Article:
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Amylase (Blood)

Does this test have other names?

Serum amylase

What is this test?

This test measures the level of the enzyme amylase in your blood. Amylase helps digest carbohydrates in your food.

About 40% of the amylase in your body is made by your pancreas. The rest comes from your salivary glands. This test is used to find out if you have a condition that affects your pancreas or salivary glands. If you have a problem with your pancreas, your amylase levels are usually higher than normal. High levels can also be caused by an infection, cancer, or even alcohol or certain medicines.

Why do I need this test?

You might need this test to help your healthcare provider diagnose or manage a health problem. These problems include:

  • Acute, chronic, or alcoholic pancreatitis

  • Ruptured ectopic pregnancy

  • Digestive conditions such as perforated peptic ulcers, appendicitis, salivary gland infections, or tumors

The test may also be done in an emergency.

What other tests might I have along with this test?

Your healthcare provider may also order these tests:

  • Lipase

  • Trypsinogen

  • Hematocrit

  • Liver function tests

  • Abdominal CT

What do my test results mean?

Test results may vary depending on your age, gender, health history, and other things. Your test results may be different depending on the lab used. They may not mean you have a problem. Ask your healthcare provider what your test results mean for you.

The normal range for amylase in a blood sample for an adult is 30 to 110 units per liter (U/L).

If your amylase levels are higher than normal, you may have 1 of many conditions. These include:

  • Sudden swelling of the pancreas (acute pancreatitis)

  • Chronic pancreatitis that suddenly gets worse

  • Cancers of the pancreas, breast, colon, ovary, or lung

  • A sore in the pancreas

  • A type of cyst in the pancreas (pancreatic pseudocysts)

  • Swelling in your abdomen (ascites)

  • Macroamylasemia. This is a noncancer (benign) condition marked by having a substance called macroamylase in your blood.

  • Peptic ulcer that has a hole in it (perforated ulcer)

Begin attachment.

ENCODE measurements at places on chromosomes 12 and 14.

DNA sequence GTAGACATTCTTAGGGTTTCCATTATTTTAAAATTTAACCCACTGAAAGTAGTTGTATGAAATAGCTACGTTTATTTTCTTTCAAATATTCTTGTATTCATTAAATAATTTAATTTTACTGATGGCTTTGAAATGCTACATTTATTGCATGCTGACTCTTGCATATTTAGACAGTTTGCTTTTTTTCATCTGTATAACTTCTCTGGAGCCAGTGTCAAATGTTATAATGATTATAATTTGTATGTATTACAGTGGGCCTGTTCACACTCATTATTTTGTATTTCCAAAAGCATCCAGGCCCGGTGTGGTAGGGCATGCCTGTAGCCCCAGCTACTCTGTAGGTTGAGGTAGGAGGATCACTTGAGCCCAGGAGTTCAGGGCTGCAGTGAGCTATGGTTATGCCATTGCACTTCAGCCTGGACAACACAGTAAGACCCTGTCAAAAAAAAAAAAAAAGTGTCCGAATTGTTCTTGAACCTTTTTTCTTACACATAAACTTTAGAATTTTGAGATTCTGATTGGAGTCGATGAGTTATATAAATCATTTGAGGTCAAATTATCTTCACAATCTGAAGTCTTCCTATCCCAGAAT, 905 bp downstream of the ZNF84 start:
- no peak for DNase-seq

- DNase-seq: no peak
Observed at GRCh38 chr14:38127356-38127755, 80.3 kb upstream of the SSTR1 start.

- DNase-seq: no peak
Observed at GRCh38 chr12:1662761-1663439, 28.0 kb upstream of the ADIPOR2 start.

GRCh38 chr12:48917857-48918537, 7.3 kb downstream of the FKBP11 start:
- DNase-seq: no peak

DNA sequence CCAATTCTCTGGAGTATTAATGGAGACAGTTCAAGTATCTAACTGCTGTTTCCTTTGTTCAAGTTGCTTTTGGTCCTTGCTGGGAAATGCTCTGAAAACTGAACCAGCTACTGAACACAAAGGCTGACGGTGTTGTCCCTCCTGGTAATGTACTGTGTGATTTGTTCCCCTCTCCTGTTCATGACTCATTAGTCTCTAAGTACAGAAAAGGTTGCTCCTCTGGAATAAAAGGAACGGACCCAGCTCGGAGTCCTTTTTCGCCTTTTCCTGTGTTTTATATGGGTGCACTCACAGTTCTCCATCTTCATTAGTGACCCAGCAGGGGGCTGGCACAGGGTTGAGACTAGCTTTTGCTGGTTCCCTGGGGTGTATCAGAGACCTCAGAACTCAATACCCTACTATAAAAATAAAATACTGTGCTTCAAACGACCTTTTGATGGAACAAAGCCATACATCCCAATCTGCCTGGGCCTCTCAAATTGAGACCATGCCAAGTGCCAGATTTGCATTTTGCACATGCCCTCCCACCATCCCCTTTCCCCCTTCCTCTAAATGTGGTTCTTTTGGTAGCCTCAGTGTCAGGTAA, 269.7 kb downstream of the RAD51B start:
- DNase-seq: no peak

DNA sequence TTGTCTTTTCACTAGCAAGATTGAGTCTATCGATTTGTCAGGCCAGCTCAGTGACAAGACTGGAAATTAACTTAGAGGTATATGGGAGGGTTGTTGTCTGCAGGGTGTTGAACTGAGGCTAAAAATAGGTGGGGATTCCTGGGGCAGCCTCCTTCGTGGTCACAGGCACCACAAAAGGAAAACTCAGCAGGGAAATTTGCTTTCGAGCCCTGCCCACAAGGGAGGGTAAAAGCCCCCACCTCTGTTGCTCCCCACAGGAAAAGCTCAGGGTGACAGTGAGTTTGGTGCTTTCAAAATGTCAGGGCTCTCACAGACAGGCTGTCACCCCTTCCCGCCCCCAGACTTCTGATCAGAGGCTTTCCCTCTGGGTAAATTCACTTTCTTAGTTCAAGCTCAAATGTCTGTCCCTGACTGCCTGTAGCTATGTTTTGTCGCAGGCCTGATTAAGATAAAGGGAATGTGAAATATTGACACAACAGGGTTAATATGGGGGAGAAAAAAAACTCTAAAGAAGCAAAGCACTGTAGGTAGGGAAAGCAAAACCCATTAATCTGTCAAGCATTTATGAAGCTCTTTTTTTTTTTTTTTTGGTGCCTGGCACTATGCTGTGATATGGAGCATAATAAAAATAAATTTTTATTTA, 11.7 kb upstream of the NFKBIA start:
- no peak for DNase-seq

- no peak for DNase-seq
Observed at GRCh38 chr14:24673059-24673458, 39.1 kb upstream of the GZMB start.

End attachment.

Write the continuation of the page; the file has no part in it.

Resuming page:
• Death of tissue in your intestine (intestinal infarction)

  • Blockage in your intestines

  • Appendicitis

  • Sudden swelling of the gallbladder (acute cholecystitis)

  • Ruptured ectopic pregnancy

  • Salivary gland swelling

  • Swelling of the lining of your abdomen (peritonitis)

  • Burns

  • Diabetic ketoacidosis

  • Kidney problems

  • Use of certain medicines such as morphine

  • Alcohol use

  • Mumps

  • Tumors in the prostate

  • Eating disorders such as bulimia or anorexia nervosa

  • Inflammatory bowel disease

  • Higher levels of triglycerides (hypertriglyceridemia)

Your levels may also be higher after a pancreatic procedure such as a cholangiopancreatography. They may also be higher after surgery or trauma.

Your amylase levels may be lower with these conditions:

  • Chronic pancreatitis

  • Liver failure

  • Cystic fibrosis

How is this test done?

The test requires a blood sample, which is drawn through a needle from a vein in your arm.

Does this test pose any risks?

Taking a blood sample with a needle carries risks that include bleeding, infection, bruising, or feeling dizzy. When the needle pricks your arm, you may feel a slight stinging sensation or pain. Afterward, the site may be slightly sore.

What might affect my test results?

Certain medicines such as aspirin, medicines that contain estrogen, and pain relievers like morphine may affect your test results. Alcohol use can also affect your results. So, too, can being pregnant. Or having had a recent kidney transplant.

How do I get ready for this test?

You don't need to prepare for this test. But be sure your healthcare provider knows about all the medicines, herbs, vitamins, and supplements you are taking. This includes medicines that don't need a prescription and any illegal drugs you may use.


Online Medical Reviewer: Chad Haldeman-Englert MD
Online Medical Reviewer: Maryann Foley RN BSN
Online Medical Reviewer: Raymond Turley Jr PA-C
Date Last Reviewed: 3/1/2022
© 2000-2024 The StayWell Company, LLC. All rights reserved. This information is not intended as a substitute for professional medical care. Always follow your healthcare professional's instructions.